About 1 in 3 American adults has prediabetes, so the condition is almost certain to affect you, sooner or later, and directly or indirectly. Like any medical condition, prediabetes brings up the likelihood of healthcare, with communication and payment being critical elements of a smooth system.
The prediabetes ICD-10 code can clarify medical care for patients, providers, and insurers, and probably for you. Following are some questions you might have about it, and their simple answers.
Other ICD-10 codes are used to describe abnormal blood glucose levels that are from conditions besides prediabetes. For example, R73.9 designates “hyperglycemia, unspecified?”
The R73.03 ICD-10 code for prediabetes specifically excludes:
These each have different ICD-10 codes assigned to them.
Proclaiming that you or your patient has prediabetes can be an important step in managing it to delay or prevent the onset of type 2 diabetes. With the official classification of prediabetes on the record, patients could have more opportunities open to them.
One particularly important program is the Diabetes Prevention Program (DPP). This program is Fully CDC-Recognized as an effective way to lower your risk for type 2 diabetes. It has a year-long curriculum that focuses on weight loss, healthy eating, and physical activity.
Referring patients to DPP is an Improvement Activity within Medicare’s Merit-Based Incentive System (MIPS) program. Many patients in Medicare and with other coverage plan are eligible to enroll in a DPP without out-of-pocket cost.
You may even be able to join a digital Diabetes Prevention Program such as Lark, which enables you to experience the curriculum without going to in-person meetings. Lark DPP is a health coach with 24/7 availability on your smartphone.
The ICD-10 prediabetes classification is a good way to standardize patient care and billing. In a healthcare system that often seems scattered and overwhelming, that can only be a good thing for patients, providers, and insurers!
Lark Health is the leading chronic disease prevention and management platform using proven, A.I. health coaching to deliver better health outcomes at scale. Lark uses cutting edge A.I. and connected health monitors, which can be combined with clinical resources, to provide real-time, personalized, 24/7 support and counseling to help users make healthier choices and manage their conditions. Lark’s Diabetes Prevention Program (DPP), Wellness Program, Diabetes Care Program, and Hypertension Program serve over 1.9 million users, and have demonstrated clinically validated outcomes published in 11 peer-reviewed journals and analyst reports. Lark’s DPP, which is the fastest growing and lowest cost DPP, has received CDC Full Recognition. Lark works with some of the largest payers and self-insured employers to help their members live healthier lives. Founded by CEO Julia Hu in 2011, the company was named “Top 10 Most Innovative Companies in the World” alongside Uber and Airbnb, and Apple’s “Top 10 Apps of the Year”. To learn more, visit www.lark.com.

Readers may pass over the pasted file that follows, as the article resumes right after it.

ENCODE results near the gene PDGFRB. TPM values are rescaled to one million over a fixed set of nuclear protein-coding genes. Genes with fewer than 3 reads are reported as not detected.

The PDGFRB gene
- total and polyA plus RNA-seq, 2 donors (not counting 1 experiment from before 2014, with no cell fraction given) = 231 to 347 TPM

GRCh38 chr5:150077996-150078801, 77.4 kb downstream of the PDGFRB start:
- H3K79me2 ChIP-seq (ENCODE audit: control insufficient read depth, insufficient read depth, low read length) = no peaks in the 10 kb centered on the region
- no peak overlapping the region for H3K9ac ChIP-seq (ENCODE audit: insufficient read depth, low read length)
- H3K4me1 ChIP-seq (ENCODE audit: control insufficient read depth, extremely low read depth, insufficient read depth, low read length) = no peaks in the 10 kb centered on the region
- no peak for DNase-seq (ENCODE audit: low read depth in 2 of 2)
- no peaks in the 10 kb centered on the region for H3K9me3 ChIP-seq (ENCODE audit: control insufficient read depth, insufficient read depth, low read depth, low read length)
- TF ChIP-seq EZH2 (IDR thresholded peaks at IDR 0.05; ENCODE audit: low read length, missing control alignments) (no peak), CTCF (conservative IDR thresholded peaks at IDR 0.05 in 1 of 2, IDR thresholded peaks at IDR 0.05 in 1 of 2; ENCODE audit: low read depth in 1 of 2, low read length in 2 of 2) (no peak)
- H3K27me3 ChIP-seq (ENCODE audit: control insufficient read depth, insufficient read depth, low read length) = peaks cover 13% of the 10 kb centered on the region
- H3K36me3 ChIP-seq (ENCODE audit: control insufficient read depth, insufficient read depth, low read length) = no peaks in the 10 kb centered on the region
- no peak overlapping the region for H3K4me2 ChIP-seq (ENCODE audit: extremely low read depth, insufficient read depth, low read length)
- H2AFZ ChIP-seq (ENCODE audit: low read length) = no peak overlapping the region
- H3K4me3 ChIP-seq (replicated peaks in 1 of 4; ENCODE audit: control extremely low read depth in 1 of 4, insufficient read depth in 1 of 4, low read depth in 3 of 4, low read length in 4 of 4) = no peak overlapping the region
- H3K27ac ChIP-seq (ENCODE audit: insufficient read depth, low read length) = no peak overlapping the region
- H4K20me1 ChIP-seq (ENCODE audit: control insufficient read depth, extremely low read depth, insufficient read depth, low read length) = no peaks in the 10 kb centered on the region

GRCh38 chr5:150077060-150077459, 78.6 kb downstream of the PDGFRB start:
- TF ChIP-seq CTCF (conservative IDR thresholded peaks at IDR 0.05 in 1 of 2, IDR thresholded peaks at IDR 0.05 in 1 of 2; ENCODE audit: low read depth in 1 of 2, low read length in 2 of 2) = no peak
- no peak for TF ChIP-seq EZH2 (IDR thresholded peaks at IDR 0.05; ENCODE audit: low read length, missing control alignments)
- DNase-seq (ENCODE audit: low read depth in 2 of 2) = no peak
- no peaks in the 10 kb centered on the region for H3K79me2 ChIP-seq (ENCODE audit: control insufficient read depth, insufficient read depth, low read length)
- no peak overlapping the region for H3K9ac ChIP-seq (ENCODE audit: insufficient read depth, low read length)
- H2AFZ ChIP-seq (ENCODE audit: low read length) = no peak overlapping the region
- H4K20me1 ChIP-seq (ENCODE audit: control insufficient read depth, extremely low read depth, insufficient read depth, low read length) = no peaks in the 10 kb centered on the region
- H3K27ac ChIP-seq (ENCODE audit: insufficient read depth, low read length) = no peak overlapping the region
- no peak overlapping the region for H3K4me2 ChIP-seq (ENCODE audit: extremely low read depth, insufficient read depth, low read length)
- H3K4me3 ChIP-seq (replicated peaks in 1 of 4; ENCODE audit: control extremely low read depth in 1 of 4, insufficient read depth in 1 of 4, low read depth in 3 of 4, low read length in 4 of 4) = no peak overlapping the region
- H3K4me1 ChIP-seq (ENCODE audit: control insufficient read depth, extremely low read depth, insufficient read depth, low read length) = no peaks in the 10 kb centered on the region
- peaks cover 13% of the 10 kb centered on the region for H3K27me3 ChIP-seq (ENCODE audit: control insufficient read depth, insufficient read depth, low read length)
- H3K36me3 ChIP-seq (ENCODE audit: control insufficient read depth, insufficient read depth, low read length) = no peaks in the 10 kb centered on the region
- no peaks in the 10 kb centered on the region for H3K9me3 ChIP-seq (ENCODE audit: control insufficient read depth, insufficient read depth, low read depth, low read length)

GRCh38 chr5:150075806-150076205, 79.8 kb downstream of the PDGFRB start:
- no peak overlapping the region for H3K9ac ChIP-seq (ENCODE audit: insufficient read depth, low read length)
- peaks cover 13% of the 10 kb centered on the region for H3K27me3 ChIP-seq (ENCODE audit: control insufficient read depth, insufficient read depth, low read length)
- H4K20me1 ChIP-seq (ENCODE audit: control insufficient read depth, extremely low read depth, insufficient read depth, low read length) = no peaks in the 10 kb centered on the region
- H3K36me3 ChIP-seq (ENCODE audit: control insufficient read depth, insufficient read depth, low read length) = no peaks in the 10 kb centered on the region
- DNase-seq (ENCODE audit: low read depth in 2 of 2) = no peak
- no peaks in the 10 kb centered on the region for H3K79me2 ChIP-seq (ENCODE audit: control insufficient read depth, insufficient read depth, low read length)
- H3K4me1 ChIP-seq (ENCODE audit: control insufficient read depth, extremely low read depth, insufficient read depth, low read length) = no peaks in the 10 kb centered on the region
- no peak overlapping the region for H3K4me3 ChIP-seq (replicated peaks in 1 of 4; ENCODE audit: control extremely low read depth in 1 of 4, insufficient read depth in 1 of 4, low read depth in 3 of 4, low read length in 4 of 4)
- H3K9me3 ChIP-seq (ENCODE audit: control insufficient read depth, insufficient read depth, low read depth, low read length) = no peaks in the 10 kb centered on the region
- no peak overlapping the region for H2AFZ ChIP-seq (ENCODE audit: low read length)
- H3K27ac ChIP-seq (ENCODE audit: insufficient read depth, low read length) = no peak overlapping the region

The ICD-10-CM classifications help patients, providers, and insurers to get on the same page regarding patient status. The standardized system, including a prediabetes ICD-10 code with specific criteria, reduce communication problems and potential conflict over the diagnosis, course of treatment, and payment requirements. For each group:
Another use of ICD-10-CM is for keeping statistics. The National Center for Health Statistics (NCHS) within the National Institutes of Health (NIH) uses ICD-10 data to monitor population health. Having a standard prediabetes ICD-10 code allows the NCHS to know how many people are diagnosed with prediabetes in a given year, and whether that number is increasing. These data are valuable when making decisions about funding, such as the decision to reimburse Diabetes Prevention Programs upon seeing the explosion in prediabetes in the population.
The International Code of Diagnostics (ICD) is the international system for streamlining medical care. The World Health Organization (WHO) has been publishing versions of the ICD since 1948. It is now on the tenth version, ICD-10, which has been adopted for use by over 100 countries, including the U.S.
Compared to ICD-9, ICD-10 has more codes and specificity. The former has 14,000 codes, while ICD-10 has over 70,000. In ICD-9, prediabetes falls under 790.29: “Other abnormal blood glucose.” Sharing this diagnosis include hypoglycemia, hyperglycemia due to steroids, prediabetes, and over 20 other symptoms.
While ICD-10-M is used for mortality statistics, ICD-10-CM [clinical modification] is used for morbidities, such as prediabetes and prediabetes symptoms. It has been used in the U.S. since 2015, and was published by the Centers for Medicare and Medicaid (CMS).